Question: Were term limits for elected officials (preferably two) considered? If not, why not?
Answer: Thank you for your question. Term Limits were one of the first things discussed by the Charter Revision Commission. In fact, the CRC had included a 3-term limit in the draft report to the lawyers. Surprisingly, we were informed from the Attorneys, that term limits are not legal any longer at the local level. There are municipalities that do have term limits, but that is because their Charter was grandfathered-in when the statute became the law. Should these municipalities ever open that section of their charter in the future, they will also need to change their language to "NO TERM LIMITS". This is very briefly discussed on page 9 of the PowerPoint presentation under slide "These items were discussed and not legally allowed to be included in the Charter Revision:".
Question: Why the decision to no longer stagger terms of BOE? Does this also apply to council positions? I don't mind going to a 4-year term but would like to see staggered terms for even greater consistency.
Answer: Thank you very much for the question. Currently the 13 member City Council is elected for 2-year terms, not staggered. So every 2 years, all 13 City Council members are up for re-election. The proposed change would move the terms of each City Council member to a 4 year term cycle instead of 2 year cycle. Since they are not staggered today, there is no change to that part of the election process.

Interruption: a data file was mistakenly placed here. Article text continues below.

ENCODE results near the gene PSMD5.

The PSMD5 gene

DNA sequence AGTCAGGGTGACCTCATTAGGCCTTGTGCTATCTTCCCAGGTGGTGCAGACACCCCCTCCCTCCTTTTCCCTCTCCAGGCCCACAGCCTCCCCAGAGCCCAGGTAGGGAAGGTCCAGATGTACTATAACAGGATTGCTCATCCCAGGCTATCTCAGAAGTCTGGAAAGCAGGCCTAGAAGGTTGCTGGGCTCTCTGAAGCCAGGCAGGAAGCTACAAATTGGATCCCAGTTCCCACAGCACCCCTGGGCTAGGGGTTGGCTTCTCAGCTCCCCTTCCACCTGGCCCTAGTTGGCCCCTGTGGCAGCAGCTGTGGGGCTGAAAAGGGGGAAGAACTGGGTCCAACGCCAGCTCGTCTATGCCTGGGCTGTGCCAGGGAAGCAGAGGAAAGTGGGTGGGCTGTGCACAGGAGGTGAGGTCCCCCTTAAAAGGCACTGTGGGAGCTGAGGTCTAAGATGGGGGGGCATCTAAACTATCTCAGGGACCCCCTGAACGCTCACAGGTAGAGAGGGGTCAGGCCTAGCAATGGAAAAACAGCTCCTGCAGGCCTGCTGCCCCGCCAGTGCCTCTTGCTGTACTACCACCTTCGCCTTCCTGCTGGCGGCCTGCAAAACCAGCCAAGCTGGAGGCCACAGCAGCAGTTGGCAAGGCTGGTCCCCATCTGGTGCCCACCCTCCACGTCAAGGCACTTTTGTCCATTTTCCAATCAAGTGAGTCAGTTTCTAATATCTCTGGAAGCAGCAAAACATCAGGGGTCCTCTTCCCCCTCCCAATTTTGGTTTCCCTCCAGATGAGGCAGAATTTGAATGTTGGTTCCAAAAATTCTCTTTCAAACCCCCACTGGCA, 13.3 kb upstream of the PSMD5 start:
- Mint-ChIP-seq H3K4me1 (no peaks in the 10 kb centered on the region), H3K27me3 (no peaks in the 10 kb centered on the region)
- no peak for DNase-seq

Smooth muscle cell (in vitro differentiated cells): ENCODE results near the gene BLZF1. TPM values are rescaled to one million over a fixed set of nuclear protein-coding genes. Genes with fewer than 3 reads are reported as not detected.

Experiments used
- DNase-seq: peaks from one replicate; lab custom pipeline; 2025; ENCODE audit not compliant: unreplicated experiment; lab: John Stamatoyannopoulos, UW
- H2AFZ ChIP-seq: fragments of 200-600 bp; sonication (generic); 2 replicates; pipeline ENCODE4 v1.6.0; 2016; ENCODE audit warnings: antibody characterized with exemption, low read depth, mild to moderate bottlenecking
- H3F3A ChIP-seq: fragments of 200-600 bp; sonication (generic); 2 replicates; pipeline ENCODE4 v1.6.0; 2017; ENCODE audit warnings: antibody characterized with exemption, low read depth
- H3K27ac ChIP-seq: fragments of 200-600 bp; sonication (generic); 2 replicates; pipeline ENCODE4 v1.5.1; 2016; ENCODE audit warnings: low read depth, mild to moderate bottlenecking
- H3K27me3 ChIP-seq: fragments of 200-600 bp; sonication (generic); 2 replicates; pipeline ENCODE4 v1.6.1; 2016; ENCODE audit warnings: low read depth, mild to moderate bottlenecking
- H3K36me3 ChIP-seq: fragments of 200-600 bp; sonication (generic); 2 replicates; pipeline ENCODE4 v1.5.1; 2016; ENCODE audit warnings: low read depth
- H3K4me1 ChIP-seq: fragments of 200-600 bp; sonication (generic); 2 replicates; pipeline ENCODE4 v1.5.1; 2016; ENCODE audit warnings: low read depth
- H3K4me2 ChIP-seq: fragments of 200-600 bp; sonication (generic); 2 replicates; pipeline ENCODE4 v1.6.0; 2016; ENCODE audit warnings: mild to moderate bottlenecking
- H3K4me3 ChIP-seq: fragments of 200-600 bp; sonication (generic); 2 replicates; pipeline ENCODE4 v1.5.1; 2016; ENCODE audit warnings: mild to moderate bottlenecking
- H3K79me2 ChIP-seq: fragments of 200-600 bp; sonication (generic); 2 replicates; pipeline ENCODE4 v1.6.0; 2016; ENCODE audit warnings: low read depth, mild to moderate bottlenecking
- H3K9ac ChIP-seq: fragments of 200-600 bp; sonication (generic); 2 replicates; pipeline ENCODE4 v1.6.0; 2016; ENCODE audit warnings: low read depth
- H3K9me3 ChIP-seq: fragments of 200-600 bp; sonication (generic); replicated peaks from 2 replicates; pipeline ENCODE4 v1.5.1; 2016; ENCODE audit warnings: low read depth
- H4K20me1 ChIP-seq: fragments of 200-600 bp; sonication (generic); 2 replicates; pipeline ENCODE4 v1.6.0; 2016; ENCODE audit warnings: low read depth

Currently, each of the 9 Board of Education Members are elected for 4-year terms. These terms are staggered which means in one election we vote for 4 BOE members and in the next election we vote for 5 BOE members and then it alternates every 2 years. The proposed charter would take all 9 BOE members and put them on the same cycle as the City Council. So all 9 BOE members would be up for election at the same time every 4 years, just as the council. The main driver for this change was the election cycle itself and cost. Currently, the only positions we elect in WH that have staggered cycles are the BOE. However, if we are now having an election every 4 years instead of every 2 years, that would mean we would need a special election just for the BOE members every 2 years in order to keep them staggered.
In our research, we discovered that the average cost of an election in WH is approximately $115,000 per election cycle (this includes primaries and the actual election and the average is based on the last 3 elections in WH.) While I am sure the cost would be much less if we were just doing the BOE positions, the concern was that the turnout would be very low in that off year election. Therefore, instead of trying to hold an election every 2 years just for the BOE positions, the decision was made to un-stagger their terms to match everyone else in the city.
Follow-up question: I first off would like to thank you for your quick and thought out response. I have spent much time reading over and studying the charters and I appreciate you taking the time to answer my question.